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How music affects the brain

How music affects a child’s brain development

Tuesday 14th September 2021

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Even before your child is born, sound and music play an important role in your child’s brain development. Although there isn’t any evidence to show that playing music to an unborn child will raise their IQ, doing so can gain a response from a baby in the womb, which comes in the form of movement and a raised heart rate. 

Playing music and speaking to your unborn child are great ways for you to bond with them and the same applies once they are born. Music can stimulate a child’s memory and it encourages them to develop many skills such as coordination, movement, listening and socialisation. 

With this in mind, Three Little Birds Children’s Nurseries are here to share some insight into the baby brain development stages.  

Baby brain development stages

At just seven weeks, a baby’s brain develops into three sections: the brainstem and cerebellum, the limbic system, and the cerebral cortex. At the first trimester, a system of nerve endings develop around the spinal cord. By the second trimester, the baby’s brain has the ability to control movement and breathing. And following on to the third trimester, the baby’s right and left hemispheres develop further. 

To better understand the baby brain development stages, here’s a breakdown of the different parts of the brain:

  • Brainstem and cerebellum – this part of the brain is responsible for managing breathing, blood pressure, the heart rate, as well as balance and reflexes. This section of the brain is at the very back of the head at the bottom, connected to the spinal cord.
  • Limbic system – this part of the brain is responsible for the body’s behavioural and emotional needs such as thirst, hunger, memory, learning and fight or flight triggers. This section of the brain is at the top, positioned above the brainstem.

  • Cerebral cortex – this part is made up of two hemispheres and four lobes: occipital lobe (so we can see), temporal lobe (so we can hear, speak and interact), frontal lobe (so we can remember, plan and problem solve), and the parietal lobe (so we can feel pain, temperatures and pressures).

Music for baby brain development is best played at around 27 weeks through to their birth, this is during the third trimester. Of course, you don’t have to play music to an unborn baby but it can help to offer familiarity once they’re born. And at night time, playing the same music that they heard whilst in the womb will be comforting for them, don’t forget to speak or sing the same lullaby too!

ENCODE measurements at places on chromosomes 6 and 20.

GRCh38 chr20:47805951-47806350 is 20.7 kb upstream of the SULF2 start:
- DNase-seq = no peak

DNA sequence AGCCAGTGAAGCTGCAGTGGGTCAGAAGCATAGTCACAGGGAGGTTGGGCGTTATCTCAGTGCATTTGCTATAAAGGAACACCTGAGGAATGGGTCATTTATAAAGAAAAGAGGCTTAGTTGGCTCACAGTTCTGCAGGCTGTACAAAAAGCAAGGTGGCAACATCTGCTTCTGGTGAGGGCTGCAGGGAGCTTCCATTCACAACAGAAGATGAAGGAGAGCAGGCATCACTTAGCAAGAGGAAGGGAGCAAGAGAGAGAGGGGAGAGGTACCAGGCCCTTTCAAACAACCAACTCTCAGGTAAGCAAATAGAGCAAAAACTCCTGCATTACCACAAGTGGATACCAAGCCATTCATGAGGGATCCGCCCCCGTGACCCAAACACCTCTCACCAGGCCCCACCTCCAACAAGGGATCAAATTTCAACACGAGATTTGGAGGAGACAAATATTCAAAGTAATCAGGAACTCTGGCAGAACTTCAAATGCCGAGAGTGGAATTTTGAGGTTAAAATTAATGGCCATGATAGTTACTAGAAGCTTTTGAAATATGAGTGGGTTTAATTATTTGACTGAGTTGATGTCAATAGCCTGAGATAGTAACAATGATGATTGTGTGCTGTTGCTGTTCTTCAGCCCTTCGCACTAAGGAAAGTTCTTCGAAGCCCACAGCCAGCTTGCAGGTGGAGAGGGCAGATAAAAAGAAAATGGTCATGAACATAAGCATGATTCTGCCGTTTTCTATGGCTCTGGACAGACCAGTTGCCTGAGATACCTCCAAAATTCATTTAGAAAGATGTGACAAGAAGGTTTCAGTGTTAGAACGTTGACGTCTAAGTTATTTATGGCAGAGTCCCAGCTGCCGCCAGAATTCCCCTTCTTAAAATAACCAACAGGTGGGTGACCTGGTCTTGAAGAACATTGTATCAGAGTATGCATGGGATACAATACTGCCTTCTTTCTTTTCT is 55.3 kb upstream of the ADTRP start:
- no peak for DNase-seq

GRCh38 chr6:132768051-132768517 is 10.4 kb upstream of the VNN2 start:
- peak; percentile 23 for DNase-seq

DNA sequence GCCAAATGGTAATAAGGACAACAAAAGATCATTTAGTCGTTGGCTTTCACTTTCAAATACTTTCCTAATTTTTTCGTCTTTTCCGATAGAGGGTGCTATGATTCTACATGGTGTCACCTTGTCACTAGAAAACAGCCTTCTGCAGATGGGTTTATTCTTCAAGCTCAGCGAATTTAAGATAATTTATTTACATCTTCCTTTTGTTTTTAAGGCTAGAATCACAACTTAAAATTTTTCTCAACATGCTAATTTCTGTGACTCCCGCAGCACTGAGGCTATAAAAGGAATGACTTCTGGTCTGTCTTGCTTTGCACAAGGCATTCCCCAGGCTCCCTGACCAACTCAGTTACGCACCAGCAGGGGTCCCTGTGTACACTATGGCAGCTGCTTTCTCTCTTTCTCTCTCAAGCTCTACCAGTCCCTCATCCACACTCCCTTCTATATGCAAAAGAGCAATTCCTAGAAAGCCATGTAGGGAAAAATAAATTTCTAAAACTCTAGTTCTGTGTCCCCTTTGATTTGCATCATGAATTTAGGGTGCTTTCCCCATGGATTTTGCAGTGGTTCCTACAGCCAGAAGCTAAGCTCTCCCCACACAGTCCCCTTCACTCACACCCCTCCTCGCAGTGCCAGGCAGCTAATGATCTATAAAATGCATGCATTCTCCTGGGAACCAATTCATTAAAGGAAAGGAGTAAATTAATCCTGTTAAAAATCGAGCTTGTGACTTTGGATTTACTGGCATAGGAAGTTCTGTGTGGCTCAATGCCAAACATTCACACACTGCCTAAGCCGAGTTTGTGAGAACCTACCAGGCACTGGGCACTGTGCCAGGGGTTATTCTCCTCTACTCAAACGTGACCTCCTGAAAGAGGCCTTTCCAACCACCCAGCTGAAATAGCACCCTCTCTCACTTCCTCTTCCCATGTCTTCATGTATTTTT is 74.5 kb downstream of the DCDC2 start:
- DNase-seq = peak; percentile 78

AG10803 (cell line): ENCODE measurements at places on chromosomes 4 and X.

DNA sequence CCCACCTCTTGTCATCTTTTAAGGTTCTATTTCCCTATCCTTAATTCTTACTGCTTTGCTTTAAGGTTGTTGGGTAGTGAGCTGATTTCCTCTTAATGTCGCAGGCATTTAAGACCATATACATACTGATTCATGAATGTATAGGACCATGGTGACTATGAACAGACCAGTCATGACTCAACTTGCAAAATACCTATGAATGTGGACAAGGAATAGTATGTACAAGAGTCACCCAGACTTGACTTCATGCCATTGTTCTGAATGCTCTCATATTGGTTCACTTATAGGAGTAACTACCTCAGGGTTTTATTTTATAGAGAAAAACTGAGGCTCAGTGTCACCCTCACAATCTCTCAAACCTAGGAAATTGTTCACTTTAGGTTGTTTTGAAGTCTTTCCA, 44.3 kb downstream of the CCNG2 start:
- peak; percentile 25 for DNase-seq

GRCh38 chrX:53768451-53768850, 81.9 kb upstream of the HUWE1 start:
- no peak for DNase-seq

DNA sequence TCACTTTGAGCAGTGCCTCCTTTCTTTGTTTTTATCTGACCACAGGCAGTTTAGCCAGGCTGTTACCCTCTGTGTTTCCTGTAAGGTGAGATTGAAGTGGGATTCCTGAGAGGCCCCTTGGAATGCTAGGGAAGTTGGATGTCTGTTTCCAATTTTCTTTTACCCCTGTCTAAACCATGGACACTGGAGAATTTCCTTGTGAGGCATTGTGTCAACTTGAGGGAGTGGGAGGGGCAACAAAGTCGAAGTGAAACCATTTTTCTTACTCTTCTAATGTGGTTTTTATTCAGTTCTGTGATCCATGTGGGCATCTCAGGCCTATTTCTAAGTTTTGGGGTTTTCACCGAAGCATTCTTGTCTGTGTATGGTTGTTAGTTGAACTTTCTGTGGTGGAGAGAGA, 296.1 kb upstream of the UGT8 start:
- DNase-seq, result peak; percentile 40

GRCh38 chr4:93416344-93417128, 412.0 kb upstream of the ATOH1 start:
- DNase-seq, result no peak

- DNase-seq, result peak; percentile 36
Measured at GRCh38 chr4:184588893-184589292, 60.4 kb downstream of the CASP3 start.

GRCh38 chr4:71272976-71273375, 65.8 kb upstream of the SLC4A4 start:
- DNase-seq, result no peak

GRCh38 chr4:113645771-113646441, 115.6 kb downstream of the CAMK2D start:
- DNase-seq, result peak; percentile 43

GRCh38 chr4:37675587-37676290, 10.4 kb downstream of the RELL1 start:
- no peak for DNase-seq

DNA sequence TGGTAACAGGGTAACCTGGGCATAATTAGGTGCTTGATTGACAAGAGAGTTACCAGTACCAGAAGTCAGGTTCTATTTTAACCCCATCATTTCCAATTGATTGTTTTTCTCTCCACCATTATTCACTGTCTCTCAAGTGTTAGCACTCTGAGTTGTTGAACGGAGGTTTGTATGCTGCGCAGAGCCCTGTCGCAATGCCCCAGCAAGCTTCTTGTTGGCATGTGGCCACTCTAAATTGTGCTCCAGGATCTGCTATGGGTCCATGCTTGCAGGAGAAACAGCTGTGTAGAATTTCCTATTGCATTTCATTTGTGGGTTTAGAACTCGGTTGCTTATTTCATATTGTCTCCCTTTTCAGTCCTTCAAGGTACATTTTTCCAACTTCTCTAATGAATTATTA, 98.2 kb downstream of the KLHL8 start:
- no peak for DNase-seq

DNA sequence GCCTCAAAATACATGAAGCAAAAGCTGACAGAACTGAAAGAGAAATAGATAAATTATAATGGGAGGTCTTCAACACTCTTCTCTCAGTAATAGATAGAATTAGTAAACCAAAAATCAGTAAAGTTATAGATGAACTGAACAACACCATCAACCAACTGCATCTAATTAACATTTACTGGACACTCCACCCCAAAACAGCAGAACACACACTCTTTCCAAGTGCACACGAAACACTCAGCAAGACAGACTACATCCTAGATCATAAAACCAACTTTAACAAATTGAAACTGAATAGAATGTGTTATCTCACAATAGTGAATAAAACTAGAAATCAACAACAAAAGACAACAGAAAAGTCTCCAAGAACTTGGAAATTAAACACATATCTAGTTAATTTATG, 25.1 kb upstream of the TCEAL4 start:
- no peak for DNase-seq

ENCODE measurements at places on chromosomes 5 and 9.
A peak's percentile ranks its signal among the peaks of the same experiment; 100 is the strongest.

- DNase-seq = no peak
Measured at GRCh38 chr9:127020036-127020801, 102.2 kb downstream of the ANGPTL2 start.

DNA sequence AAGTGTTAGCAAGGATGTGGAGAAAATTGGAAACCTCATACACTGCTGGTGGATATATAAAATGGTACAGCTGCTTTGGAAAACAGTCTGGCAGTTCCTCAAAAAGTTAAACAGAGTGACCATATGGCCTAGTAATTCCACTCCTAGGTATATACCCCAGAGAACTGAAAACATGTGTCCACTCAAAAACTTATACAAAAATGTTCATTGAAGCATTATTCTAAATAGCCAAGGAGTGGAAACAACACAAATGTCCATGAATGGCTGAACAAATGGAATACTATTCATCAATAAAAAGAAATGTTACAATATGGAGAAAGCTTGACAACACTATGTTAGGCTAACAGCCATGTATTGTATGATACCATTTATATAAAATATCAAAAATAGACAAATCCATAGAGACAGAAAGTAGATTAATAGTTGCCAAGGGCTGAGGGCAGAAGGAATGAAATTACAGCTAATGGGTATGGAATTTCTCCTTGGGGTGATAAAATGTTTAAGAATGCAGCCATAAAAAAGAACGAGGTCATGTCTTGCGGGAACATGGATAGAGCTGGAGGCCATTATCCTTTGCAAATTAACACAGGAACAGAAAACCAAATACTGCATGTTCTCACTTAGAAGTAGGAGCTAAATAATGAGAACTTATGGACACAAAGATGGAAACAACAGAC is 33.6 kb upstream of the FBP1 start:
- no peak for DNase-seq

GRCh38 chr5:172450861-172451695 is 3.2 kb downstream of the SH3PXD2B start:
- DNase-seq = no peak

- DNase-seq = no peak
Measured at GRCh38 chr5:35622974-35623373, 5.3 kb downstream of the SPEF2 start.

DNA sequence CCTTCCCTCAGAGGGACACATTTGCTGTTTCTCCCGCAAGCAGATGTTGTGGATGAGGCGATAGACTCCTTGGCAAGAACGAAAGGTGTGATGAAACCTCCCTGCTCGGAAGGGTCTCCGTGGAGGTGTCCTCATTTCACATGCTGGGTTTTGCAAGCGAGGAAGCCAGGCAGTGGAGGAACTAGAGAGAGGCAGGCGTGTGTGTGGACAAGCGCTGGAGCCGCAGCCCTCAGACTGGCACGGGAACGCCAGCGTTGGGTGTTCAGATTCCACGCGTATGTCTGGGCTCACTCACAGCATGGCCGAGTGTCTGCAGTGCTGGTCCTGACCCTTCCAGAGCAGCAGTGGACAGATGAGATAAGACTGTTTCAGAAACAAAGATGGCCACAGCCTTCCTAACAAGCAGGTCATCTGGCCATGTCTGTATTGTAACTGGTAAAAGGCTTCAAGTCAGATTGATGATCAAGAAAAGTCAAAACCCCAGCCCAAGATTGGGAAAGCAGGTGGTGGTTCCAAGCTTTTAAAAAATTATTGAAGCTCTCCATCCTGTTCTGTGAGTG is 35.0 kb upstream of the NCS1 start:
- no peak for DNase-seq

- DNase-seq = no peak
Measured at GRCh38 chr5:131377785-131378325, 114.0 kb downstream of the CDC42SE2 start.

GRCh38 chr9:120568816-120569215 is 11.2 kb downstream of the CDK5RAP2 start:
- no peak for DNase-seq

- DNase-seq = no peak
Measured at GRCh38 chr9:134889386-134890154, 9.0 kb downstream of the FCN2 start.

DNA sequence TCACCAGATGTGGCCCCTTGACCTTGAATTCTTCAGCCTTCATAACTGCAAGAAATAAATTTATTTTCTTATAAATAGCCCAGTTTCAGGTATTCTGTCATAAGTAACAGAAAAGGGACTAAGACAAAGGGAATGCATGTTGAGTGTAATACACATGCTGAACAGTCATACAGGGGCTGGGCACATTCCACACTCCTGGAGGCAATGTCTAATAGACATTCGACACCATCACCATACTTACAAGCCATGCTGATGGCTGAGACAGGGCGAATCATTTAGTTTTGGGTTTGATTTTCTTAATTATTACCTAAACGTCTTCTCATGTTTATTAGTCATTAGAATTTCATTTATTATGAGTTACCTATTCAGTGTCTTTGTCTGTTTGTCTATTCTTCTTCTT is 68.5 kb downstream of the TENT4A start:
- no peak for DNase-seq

Singing helps preschoolers with their communication skills

In the early years, it’s good for parents to sing with and to children. Singing helps to prepare a child for communicating, as it’s not too dissimilar from speaking. Singing strengthens the mouth which helps with the shaping of words when speaking and promotes fluency of oral communication. 

Children love to get involved in singing because it gives them the chance to test out their vocal chords and see how loud or how quiet they can be whilst still being audible. Having this control enables them to adjust their volume to each new situation, which is important as they grow. 

Start off by singing ‘good morning’ and ‘good night’, children love to follow suit and before you know it, they will be singing this back to you.

The effects music has on a child’s brain development

One great example of how music can affect a human brain is at night. Playing soothing music to a tearful child at night can help them to focus, relax, and drift off to sleep. The sacculus found in the inner ear is stimulated by music which helps the brain to release happy hormones, it can also change the mood of a child and allow them to rest easier.

And that’s just one example of implementing music for baby brain development. Listening to music and learning an instrument can also help a child’s brain to learn and improve on:

  • motor skills and coordination
  • vocabulary and speech
  • memory 
  • making friends
  • sensory development 
  • health and fitness
  • sticking to a routine
  • their bond with you

Get in touch with Three Little Birds

Child care and utilising music for baby brain development is something we’re deeply passionate about here at Three Little Birds Children’s Nurseries. We believe that the early years are some of the most important years in our lives which is why we’re dedicated to providing unmatched opportunities at our nurseries. With a wide range of activities for your child to get involved in, they can explore and discover new interests that they might choose to take with them as they grow.

If you’d like to know more about us, you can contact us by filling out our enquiry form, calling (020 3613 2378) or emailing (enquiries@threelittlebirdsnurseries.co.uk), and we’ll be right with you. Otherwise, find your nearest nursery by following this link to our find a nursery page.